My guess? They were taught how to use their brains to the best of their ability and talents. They were taught how to think. We need to stop teaching people to do stuff and focus more on teaching them how to think about stuff – whether it’s practical stuff or theoretical stuff. Focusing blindly on programming and coding isn’t going to help them any more than teaching them how to work mining machinery.

And if we crack the nut of making their education enjoyable they can pivot, reskill and develop on their career paths so that it won’t matter if they never learned Perl, they’ll teach themselves, like I did.

And then they’ll teach themselves another language. And another.

And they’ll love doing it.

 

Non-Obvious 2019 review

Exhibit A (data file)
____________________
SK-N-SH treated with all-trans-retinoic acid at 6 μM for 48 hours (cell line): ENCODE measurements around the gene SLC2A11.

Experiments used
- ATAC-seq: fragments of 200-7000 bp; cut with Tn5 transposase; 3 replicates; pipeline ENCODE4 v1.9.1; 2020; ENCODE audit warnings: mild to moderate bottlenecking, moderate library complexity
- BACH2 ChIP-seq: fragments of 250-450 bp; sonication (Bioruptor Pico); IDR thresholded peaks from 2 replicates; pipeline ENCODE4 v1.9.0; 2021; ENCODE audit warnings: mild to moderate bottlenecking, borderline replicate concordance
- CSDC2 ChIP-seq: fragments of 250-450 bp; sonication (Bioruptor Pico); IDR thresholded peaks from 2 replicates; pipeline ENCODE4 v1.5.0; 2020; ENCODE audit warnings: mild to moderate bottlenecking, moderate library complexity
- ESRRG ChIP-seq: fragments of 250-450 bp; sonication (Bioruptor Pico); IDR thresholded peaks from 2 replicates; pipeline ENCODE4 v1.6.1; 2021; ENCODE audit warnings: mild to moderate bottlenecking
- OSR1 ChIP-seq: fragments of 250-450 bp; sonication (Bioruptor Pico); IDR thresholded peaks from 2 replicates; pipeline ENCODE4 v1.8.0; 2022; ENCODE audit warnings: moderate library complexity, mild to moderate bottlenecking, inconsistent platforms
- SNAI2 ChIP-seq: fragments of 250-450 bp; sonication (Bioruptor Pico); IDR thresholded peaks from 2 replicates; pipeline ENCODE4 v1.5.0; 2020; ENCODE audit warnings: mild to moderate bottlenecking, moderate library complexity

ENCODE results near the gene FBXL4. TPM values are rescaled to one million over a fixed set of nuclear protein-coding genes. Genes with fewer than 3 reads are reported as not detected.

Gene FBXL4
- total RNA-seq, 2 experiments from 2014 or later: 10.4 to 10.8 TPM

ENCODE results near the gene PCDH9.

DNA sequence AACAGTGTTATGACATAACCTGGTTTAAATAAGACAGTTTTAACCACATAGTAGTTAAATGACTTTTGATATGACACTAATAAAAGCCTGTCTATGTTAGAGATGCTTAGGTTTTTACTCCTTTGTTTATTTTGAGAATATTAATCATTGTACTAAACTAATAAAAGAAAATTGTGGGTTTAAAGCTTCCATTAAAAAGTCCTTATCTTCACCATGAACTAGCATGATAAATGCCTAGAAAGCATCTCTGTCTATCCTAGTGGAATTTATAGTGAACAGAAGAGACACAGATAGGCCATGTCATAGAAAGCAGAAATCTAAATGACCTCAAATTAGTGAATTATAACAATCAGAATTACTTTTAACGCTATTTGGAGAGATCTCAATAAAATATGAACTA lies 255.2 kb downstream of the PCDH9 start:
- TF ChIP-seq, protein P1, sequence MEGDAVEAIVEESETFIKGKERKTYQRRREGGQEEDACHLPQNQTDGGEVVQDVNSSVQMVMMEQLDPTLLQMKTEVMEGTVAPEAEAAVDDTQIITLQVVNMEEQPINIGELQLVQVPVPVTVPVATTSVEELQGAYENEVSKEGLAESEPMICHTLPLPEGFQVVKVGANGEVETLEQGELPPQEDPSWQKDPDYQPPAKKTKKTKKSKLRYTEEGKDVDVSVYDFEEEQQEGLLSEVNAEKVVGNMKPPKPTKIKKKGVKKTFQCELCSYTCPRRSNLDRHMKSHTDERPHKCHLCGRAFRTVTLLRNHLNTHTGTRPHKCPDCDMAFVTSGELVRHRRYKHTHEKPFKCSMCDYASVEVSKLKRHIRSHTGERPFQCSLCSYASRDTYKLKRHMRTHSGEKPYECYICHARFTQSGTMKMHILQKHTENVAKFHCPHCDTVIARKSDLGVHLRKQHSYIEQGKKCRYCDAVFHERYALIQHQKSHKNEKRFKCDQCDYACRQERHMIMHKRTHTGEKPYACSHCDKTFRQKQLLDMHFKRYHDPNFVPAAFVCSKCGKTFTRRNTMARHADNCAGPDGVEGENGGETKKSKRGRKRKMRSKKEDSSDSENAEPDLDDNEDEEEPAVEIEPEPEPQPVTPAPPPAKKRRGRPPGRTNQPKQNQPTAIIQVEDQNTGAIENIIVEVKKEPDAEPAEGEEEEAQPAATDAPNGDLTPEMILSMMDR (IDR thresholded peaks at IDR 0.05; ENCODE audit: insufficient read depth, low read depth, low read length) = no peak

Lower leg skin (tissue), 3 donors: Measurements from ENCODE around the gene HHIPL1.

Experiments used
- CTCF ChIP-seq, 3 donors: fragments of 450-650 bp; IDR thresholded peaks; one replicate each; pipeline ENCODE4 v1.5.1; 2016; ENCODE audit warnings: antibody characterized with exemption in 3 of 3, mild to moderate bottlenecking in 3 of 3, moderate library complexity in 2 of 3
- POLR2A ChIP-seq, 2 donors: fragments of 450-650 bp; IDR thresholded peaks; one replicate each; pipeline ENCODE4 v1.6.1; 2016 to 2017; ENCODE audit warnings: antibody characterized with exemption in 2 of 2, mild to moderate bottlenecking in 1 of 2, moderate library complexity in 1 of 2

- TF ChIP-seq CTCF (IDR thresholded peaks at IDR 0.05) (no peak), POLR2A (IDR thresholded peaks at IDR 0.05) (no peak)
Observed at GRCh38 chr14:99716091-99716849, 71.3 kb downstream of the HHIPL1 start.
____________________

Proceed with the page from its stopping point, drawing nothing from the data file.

I was lucky enough to get a copy of Non-Obvious 2019 to review just before Christmas and I was jolly pleased, because I usually buy it anyway.

Non-Obvious offers two things;-

  • a methodology for trend identification
  • trends that the Non-Obvious author (Rohit Bhargava) and team have identified using that method

The trends that come out are applicable, useful and just over the horizon, so, close enough to be relatable but far enough out that if you employ them you make an impact for your clients. As an example, one of last year’s trends was Ungendered and low and behold what do we see in 2018 but the Collusion collection on ASOS and Gucci’s Future is Fluid film.

But in case you are bored by the idea of just another trend set, Non-Obvious actually does a review of where they were right and where they were wrong. Unusual. And confidence inspiring.